Panta Rhei - The Procedural Demand for an Iterative Design of Multi-Actor Engagement Processes

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The growing role played by active participation in public policy, reinforced by the adoption of the Convention of Aarhus in 1998 became more and more integrated in societal relevant projects and environmental planning processes. Unluckily an unfortunate combination of methodical uncertainty, time constraints and preconceived political intentions resulted in a lack of confidence and mistrust of these processes on the citizens´ and stakeholders´ side. Simultaneously experts and researchers developed severe doubts as to the relevance of the civil societies input and sometimes even open hostility towards any process of engagement. The attempt to introduce methodical strictness and standardized formats (like focus groups, scenario workshops, open space, fish-bowls etc.) was a consequence in order to try and re-establish enthusiasm and trust on all sides. This strategy has failed. However, multi-actor and public engagement is today a cross-cutting demand in any science, technology or planning project.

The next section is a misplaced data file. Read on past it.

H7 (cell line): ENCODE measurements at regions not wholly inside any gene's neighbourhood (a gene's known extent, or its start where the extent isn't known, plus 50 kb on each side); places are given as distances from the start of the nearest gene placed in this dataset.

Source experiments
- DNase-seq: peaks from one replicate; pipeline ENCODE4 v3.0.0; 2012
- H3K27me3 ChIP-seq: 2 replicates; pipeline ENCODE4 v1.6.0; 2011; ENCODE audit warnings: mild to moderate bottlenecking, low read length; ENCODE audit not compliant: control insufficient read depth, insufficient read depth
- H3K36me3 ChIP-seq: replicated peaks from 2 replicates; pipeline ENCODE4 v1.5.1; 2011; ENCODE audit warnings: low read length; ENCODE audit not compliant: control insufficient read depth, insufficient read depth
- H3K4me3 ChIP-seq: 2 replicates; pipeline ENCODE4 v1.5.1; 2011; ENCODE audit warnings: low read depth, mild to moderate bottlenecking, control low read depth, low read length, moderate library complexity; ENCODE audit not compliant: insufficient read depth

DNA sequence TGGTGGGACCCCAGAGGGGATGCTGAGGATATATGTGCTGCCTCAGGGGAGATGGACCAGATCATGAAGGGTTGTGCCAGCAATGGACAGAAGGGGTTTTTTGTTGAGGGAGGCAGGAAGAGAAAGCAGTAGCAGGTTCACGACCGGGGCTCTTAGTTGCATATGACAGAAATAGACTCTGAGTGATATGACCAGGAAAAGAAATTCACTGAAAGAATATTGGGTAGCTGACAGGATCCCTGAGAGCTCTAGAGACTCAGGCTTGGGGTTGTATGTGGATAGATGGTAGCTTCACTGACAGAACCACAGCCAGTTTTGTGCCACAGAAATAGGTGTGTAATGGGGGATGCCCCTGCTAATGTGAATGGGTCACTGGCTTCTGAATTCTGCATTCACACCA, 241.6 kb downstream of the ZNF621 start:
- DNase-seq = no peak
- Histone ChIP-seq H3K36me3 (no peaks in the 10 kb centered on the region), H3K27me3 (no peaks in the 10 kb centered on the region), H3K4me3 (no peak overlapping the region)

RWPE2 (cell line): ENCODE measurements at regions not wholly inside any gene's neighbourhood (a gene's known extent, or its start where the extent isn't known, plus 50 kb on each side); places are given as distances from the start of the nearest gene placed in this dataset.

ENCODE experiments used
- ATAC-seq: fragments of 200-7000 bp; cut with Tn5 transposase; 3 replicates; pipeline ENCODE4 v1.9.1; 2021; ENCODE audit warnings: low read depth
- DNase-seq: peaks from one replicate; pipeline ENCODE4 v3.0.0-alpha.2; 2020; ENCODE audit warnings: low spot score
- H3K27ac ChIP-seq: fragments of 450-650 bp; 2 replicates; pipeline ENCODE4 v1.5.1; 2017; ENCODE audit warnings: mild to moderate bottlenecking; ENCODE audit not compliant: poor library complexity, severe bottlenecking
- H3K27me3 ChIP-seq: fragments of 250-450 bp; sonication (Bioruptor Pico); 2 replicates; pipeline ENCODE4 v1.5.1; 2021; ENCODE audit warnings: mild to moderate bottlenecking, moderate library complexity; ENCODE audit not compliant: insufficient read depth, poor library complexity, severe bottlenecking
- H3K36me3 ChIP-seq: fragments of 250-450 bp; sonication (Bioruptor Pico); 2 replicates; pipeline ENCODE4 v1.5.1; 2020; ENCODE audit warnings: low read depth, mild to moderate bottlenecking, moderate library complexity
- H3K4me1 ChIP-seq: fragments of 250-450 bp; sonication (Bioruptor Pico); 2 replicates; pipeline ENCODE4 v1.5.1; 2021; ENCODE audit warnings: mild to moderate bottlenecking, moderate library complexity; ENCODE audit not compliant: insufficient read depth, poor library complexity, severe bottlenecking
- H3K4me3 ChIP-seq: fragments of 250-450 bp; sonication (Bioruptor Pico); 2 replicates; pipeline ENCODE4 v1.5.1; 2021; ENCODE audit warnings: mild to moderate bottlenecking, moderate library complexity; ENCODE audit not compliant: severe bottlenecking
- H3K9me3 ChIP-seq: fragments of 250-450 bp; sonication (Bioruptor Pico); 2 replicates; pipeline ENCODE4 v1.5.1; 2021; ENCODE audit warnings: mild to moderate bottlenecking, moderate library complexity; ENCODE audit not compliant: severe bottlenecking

Nearly 20 years of practical experience “in the field” confirmed that participative processes have to be well planned from the beginning but must remain flexible at any moment. The choice of methodology, format, venue and logistics requires a constant adaptation to the ever-changing contexts of real-life along the project´s lifetime.
“Panta Rhei - Everything changes and nothing remains still” is therefore the basic paradigm for the design of any successful multi-actor engagement process, that genuinely targets the creation of knowledge alliances between experts, stakeholders and civil society in order to support consensus oriented conflict management and collaborative decision making.
Insight in case studies will be presented and the authors will show how the consecutive lessons learnt led to a grounded sureness that the existing challenge of institutionalizing and systematizing the practice of engagement must not target to convince reluctant institutions to trial engagement but aim at the development of a collaborative community of practice.
Original languageEnglish
Publication statusPublished - 2017
EventInterdisciplinary Futures: Open the Social Sciences 20 Years Later - Fundação Calouste Gulbenkian, Lisboa, Portugal
Duration: 19 Jan 201720 Jan 2017


ConferenceInterdisciplinary Futures
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